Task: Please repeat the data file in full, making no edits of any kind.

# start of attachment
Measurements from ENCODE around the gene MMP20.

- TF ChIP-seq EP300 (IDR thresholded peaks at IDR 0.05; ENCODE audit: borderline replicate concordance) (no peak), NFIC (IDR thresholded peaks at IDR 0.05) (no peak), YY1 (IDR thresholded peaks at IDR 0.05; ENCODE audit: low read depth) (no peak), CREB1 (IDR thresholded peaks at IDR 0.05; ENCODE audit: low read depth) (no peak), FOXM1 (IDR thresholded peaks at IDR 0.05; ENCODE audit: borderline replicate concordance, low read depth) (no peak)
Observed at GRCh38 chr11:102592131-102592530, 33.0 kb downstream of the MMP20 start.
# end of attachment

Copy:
Measurements from ENCODE around the gene MMP20.

- TF ChIP-seq EP300 (IDR thresholded peaks at IDR 0.05; ENCODE audit: borderline replicate concordance) (no peak), NFIC (IDR thresholded peaks at IDR 0.05) (no peak), YY1 (IDR thresholded peaks at IDR 0.05; ENCODE audit: low read depth) (no peak), CREB1 (IDR thresholded peaks at IDR 0.05; ENCODE audit: low read depth) (no peak), FOXM1 (IDR thresholded peaks at IDR 0.05; ENCODE audit: borderline replicate concordance, low read depth) (no peak)
Observed at GRCh38 chr11:102592131-102592530, 33.0 kb downstream of the MMP20 start.